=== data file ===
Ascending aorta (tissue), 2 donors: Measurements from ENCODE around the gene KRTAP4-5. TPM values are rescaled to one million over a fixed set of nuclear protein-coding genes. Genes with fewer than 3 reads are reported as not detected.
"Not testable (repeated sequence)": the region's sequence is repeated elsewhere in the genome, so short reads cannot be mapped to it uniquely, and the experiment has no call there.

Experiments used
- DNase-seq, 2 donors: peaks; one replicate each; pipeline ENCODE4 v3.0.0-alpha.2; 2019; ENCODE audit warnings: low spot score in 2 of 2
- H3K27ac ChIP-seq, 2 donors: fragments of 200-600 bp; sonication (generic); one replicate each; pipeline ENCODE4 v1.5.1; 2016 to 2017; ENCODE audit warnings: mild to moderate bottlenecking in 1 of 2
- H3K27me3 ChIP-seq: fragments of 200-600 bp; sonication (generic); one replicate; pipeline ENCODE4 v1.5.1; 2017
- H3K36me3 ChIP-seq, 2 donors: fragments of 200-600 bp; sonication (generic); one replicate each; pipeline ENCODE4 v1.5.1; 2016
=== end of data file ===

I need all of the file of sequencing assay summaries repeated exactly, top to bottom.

Ascending aorta (tissue), 2 donors: Measurements from ENCODE around the gene KRTAP4-5. TPM values are rescaled to one million over a fixed set of nuclear protein-coding genes. Genes with fewer than 3 reads are reported as not detected.
"Not testable (repeated sequence)": the region's sequence is repeated elsewhere in the genome, so short reads cannot be mapped to it uniquely, and the experiment has no call there.

Experiments used
- DNase-seq, 2 donors: peaks; one replicate each; pipeline ENCODE4 v3.0.0-alpha.2; 2019; ENCODE audit warnings: low spot score in 2 of 2
- H3K27ac ChIP-seq, 2 donors: fragments of 200-600 bp; sonication (generic); one replicate each; pipeline ENCODE4 v1.5.1; 2016 to 2017; ENCODE audit warnings: mild to moderate bottlenecking in 1 of 2
- H3K27me3 ChIP-seq: fragments of 200-600 bp; sonication (generic); one replicate; pipeline ENCODE4 v1.5.1; 2017
- H3K36me3 ChIP-seq, 2 donors: fragments of 200-600 bp; sonication (generic); one replicate each; pipeline ENCODE4 v1.5.1; 2016